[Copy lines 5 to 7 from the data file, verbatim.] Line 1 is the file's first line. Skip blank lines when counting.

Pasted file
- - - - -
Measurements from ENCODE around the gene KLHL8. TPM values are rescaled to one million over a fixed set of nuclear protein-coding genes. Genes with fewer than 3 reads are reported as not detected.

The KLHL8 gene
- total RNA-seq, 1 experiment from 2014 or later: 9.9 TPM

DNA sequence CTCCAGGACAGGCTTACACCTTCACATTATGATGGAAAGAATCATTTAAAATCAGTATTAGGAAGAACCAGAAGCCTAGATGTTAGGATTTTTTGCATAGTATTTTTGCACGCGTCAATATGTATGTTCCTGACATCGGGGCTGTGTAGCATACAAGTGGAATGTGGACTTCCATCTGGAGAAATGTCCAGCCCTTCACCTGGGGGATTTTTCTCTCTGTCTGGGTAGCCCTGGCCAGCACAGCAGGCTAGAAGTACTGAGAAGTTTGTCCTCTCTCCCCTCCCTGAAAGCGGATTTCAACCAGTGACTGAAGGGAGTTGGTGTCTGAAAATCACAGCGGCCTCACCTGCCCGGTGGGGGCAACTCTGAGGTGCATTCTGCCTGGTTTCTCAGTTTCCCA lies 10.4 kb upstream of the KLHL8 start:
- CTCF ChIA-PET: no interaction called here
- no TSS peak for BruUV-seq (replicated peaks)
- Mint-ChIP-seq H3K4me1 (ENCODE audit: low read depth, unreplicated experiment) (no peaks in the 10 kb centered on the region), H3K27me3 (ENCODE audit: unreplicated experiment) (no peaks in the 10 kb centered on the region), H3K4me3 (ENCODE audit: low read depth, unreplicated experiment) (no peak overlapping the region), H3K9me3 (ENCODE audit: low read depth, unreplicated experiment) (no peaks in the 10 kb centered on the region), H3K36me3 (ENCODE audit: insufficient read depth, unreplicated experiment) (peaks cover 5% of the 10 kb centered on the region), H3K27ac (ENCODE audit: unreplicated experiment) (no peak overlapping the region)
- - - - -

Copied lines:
- CTCF ChIA-PET: no interaction called here
- no TSS peak for BruUV-seq (replicated peaks)
- Mint-ChIP-seq H3K4me1 (ENCODE audit: low read depth, unreplicated experiment) (no peaks in the 10 kb centered on the region), H3K27me3 (ENCODE audit: unreplicated experiment) (no peaks in the 10 kb centered on the region), H3K4me3 (ENCODE audit: low read depth, unreplicated experiment) (no peak overlapping the region), H3K9me3 (ENCODE audit: low read depth, unreplicated experiment) (no peaks in the 10 kb centered on the region), H3K36me3 (ENCODE audit: insufficient read depth, unreplicated experiment) (peaks cover 5% of the 10 kb centered on the region), H3K27ac (ENCODE audit: unreplicated experiment) (no peak overlapping the region)